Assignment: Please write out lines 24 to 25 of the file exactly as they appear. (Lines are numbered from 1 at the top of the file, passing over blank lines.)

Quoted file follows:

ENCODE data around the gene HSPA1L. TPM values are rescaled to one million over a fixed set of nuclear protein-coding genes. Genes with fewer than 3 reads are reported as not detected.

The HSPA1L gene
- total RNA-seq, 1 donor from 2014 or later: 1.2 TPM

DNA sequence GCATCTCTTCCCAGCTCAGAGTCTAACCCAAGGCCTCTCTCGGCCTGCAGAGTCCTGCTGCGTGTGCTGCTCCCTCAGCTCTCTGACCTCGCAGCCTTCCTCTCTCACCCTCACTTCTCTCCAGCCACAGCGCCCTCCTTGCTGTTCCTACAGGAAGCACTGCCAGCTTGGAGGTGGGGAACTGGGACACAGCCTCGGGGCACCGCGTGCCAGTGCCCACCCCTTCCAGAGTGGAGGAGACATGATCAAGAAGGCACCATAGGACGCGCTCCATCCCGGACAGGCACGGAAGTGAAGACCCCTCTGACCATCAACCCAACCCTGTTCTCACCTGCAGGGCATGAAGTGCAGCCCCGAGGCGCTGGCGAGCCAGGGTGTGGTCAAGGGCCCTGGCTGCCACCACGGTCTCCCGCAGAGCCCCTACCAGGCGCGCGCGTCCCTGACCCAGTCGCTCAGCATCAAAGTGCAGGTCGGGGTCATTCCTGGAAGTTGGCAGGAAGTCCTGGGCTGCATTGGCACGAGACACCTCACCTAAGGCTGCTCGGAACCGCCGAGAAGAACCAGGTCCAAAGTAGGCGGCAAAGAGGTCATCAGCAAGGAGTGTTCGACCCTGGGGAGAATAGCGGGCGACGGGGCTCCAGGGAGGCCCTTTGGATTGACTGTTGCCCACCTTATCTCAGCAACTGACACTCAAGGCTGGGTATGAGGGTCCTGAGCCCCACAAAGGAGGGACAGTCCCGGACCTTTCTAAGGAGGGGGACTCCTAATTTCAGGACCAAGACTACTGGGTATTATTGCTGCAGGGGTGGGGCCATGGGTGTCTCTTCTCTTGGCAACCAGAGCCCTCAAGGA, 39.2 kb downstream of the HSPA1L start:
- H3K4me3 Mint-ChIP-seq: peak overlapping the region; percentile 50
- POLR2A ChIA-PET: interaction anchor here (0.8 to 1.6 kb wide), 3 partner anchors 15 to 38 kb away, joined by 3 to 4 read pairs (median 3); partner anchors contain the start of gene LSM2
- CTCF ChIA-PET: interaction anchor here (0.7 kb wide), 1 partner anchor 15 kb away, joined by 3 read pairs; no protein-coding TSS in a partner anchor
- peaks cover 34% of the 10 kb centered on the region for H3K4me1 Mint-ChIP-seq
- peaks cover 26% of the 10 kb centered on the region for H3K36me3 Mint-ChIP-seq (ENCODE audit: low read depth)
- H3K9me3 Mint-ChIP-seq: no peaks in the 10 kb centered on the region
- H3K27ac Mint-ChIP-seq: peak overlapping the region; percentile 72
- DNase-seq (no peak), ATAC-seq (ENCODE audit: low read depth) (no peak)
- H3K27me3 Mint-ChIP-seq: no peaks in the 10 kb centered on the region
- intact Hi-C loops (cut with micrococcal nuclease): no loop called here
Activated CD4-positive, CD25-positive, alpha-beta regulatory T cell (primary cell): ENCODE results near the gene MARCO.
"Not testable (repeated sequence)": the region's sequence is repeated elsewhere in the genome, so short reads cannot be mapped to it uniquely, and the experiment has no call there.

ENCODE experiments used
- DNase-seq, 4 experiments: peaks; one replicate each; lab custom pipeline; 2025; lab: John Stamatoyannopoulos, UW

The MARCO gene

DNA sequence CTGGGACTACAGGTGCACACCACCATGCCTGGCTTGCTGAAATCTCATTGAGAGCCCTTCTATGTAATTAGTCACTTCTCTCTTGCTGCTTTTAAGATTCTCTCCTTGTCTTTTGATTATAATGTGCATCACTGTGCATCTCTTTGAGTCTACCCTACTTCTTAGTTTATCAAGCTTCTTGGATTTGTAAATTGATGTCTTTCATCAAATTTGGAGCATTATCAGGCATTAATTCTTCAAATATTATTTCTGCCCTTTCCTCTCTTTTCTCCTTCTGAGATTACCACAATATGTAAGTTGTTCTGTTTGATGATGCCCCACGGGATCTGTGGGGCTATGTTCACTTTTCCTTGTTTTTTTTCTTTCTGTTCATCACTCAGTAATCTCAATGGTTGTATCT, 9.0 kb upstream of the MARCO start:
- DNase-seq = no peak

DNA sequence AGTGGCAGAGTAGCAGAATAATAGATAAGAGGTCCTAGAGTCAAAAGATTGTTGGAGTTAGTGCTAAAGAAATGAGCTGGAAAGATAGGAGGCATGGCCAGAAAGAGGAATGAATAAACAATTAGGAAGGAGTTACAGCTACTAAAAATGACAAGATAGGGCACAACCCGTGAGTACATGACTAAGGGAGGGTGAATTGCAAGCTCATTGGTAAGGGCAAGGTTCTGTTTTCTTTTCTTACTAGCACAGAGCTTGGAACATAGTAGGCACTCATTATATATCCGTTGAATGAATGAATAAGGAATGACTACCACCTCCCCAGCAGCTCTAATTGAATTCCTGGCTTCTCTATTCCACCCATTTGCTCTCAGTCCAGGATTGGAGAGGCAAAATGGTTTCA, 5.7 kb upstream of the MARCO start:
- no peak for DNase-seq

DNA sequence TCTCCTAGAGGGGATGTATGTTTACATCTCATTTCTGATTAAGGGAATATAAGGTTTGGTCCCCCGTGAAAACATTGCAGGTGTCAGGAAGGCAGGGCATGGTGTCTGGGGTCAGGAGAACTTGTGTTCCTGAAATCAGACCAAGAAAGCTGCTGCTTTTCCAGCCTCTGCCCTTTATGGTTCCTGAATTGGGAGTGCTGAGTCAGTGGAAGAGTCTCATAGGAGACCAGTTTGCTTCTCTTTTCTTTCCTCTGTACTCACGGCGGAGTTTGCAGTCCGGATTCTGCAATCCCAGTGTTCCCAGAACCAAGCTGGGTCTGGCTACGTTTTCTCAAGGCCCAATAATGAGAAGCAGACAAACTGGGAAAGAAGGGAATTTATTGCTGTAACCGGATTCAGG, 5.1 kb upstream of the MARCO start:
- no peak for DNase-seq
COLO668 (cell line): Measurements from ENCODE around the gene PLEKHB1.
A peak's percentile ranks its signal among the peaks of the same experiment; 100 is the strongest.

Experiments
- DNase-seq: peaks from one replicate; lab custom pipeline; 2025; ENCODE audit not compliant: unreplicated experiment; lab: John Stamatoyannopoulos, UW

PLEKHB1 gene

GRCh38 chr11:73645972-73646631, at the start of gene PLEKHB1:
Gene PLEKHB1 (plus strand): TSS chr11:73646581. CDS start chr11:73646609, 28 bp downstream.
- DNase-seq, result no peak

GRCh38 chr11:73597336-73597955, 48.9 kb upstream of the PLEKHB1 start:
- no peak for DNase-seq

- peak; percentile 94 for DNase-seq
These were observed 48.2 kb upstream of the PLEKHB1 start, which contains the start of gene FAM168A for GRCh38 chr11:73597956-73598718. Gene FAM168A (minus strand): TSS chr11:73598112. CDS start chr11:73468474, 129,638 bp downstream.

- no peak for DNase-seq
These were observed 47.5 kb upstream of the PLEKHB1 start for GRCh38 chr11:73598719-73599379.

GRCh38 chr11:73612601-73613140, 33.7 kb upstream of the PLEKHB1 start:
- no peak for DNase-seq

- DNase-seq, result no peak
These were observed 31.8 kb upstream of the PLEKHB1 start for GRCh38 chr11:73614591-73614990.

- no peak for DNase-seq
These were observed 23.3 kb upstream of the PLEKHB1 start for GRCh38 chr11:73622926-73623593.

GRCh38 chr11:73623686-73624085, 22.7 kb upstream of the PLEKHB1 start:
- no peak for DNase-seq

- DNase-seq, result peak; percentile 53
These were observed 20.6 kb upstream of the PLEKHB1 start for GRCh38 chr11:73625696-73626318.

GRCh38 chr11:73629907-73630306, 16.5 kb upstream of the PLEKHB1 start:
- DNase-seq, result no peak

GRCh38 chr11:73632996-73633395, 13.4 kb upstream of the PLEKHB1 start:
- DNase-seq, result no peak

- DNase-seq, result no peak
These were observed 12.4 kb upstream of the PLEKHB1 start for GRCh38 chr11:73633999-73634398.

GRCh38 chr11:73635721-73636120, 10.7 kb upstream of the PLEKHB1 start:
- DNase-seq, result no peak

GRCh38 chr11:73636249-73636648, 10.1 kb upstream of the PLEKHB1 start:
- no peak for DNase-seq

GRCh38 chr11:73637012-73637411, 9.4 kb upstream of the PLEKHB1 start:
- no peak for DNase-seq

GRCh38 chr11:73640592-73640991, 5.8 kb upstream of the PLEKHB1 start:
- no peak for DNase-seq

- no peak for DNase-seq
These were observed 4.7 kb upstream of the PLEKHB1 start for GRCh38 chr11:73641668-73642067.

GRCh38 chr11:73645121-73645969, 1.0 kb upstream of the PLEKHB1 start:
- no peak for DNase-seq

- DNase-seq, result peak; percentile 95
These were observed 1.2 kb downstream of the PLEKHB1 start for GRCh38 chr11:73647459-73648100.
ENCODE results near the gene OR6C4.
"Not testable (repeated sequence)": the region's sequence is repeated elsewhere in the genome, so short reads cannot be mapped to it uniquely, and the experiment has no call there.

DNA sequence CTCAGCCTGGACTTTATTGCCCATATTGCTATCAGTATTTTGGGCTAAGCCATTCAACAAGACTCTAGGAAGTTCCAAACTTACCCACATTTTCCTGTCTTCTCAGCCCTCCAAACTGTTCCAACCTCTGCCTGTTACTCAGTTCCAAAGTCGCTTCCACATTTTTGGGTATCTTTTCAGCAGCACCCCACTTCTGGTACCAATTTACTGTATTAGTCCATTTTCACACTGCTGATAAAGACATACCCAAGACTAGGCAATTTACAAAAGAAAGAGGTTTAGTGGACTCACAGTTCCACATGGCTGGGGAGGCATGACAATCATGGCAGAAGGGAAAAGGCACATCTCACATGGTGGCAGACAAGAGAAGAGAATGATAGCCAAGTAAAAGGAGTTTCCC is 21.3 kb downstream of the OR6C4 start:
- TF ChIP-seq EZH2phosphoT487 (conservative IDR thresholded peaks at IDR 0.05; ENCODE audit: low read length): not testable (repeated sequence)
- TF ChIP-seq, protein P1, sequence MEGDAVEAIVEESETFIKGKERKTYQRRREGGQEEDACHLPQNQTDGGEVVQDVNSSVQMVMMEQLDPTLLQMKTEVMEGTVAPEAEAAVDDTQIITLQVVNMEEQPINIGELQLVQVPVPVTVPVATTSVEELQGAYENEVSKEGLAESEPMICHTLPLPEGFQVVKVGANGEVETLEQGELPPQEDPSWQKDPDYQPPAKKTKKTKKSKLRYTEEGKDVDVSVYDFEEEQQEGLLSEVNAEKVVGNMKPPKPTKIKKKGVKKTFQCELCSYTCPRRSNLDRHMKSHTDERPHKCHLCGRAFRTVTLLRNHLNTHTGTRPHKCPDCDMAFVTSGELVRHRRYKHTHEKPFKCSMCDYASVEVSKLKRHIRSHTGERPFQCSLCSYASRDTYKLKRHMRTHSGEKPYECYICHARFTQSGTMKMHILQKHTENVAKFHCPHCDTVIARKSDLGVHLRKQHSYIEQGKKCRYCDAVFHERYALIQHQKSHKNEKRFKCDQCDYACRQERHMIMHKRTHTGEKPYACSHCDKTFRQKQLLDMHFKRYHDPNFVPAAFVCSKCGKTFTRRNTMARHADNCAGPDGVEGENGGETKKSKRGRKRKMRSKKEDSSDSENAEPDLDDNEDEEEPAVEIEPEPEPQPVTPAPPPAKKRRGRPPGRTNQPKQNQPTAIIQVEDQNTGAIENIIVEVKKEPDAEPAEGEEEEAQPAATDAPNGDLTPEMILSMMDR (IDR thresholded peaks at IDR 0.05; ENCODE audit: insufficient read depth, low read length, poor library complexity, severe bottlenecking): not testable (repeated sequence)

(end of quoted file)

DNA sequence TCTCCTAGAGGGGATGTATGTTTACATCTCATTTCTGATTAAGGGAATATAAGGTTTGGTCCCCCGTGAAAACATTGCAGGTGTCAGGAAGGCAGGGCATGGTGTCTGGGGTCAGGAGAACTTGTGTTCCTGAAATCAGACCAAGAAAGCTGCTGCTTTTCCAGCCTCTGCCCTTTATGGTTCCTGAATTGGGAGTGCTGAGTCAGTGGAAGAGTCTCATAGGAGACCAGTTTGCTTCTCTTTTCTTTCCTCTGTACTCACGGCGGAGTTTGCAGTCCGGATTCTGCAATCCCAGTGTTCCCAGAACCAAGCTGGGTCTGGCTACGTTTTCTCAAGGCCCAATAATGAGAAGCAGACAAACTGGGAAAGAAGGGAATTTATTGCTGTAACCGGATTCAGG, 5.1 kb upstream of the MARCO start:
- no peak for DNase-seq